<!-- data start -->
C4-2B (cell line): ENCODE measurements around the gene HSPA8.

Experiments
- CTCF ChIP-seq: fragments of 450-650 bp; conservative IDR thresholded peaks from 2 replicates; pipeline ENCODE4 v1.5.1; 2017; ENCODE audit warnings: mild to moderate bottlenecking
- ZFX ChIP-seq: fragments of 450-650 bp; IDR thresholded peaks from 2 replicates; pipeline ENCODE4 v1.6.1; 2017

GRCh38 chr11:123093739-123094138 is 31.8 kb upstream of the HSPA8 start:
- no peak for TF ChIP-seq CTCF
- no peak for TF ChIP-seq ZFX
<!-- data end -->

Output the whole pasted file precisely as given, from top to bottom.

C4-2B (cell line): ENCODE measurements around the gene HSPA8.

Experiments
- CTCF ChIP-seq: fragments of 450-650 bp; conservative IDR thresholded peaks from 2 replicates; pipeline ENCODE4 v1.5.1; 2017; ENCODE audit warnings: mild to moderate bottlenecking
- ZFX ChIP-seq: fragments of 450-650 bp; IDR thresholded peaks from 2 replicates; pipeline ENCODE4 v1.6.1; 2017

GRCh38 chr11:123093739-123094138 is 31.8 kb upstream of the HSPA8 start:
- no peak for TF ChIP-seq CTCF
- no peak for TF ChIP-seq ZFX